There's the old idea that the Monster that we don't see (or can't see) is the one that scares us most. Hemingway's writing is defined as the "Iceburg" principle; he would write about only the surface elements of a situation, the very tip of the iceburg that you could see above the water, so to speak. He would only hint at the much more massive goings-on happening beneath the surface, leaving you to fill in those blanks yourself. He didn't tell you what to feel, and I think that's why Hemingway's stories are so much more moving. He doesn't tell you what to think, which is why his stories are so thought-provoking.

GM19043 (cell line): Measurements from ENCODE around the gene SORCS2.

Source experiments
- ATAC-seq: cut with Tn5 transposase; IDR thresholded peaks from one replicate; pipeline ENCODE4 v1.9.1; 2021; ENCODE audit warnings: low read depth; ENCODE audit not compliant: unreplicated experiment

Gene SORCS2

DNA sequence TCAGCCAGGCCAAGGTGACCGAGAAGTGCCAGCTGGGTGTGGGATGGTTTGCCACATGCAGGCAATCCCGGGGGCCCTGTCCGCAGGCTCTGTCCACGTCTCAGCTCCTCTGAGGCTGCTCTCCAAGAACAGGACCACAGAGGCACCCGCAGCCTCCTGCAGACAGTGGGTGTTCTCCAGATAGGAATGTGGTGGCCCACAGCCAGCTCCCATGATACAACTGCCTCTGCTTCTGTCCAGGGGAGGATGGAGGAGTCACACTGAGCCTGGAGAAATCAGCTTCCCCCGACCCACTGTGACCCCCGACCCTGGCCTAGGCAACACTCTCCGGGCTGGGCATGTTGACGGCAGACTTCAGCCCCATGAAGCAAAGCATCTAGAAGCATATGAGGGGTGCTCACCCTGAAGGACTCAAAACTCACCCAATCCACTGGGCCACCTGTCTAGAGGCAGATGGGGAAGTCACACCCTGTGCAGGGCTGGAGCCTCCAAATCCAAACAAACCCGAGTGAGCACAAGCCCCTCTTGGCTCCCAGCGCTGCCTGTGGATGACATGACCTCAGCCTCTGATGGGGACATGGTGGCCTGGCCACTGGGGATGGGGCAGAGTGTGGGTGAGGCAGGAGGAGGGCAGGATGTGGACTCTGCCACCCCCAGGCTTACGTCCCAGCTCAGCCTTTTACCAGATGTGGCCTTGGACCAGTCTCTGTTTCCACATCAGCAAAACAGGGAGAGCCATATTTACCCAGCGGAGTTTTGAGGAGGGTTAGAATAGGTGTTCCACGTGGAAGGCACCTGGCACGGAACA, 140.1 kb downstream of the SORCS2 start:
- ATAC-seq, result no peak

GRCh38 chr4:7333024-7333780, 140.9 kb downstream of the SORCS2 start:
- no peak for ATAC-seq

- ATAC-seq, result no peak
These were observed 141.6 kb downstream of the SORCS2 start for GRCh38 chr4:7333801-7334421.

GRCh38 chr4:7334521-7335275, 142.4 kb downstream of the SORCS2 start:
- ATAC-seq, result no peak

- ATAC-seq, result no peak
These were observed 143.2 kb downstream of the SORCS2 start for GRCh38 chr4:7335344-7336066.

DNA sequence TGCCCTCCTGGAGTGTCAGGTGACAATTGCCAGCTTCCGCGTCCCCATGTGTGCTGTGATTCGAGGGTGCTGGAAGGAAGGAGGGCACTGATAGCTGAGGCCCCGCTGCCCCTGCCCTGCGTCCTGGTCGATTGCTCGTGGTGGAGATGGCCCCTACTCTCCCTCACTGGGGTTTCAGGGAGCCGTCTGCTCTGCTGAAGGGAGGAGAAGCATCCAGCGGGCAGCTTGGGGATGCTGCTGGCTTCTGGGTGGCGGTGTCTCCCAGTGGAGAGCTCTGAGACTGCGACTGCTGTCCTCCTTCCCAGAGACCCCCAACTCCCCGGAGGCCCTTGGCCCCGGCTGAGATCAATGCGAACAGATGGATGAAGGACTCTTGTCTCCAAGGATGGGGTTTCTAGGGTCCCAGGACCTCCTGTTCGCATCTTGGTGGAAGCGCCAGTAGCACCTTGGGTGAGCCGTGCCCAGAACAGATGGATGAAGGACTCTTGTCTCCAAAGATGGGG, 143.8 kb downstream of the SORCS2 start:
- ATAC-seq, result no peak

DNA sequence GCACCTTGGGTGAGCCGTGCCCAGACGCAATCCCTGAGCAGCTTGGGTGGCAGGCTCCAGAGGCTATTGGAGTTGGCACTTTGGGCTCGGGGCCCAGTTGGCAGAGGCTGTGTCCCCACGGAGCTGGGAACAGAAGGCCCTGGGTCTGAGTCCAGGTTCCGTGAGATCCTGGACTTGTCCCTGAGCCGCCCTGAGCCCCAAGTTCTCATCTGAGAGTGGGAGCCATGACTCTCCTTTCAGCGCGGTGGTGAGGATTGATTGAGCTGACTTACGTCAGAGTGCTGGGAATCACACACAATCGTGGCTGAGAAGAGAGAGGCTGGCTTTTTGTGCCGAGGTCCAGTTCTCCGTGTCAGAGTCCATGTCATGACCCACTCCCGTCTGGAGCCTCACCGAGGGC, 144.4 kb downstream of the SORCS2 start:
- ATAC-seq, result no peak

This book has every short story Hemingway ever published, starting with his very first, which still baffles and upsets me to this day. His writing is brilliant, gruff, and unbending like the man himself.
Still, while I acknowledge his talent as a writer, I do have to say that I cannot read too much Hemingway at a time. I think to say he was a misogynist oversimplifies the matter, but his writing smacks of that at times. He was obviously not a very happy man, and his work reflects that, too. And finally, Hemingway has a good-sized helping of lewdness in some of his stories that turns me off. I would only recommend him with strong reservations.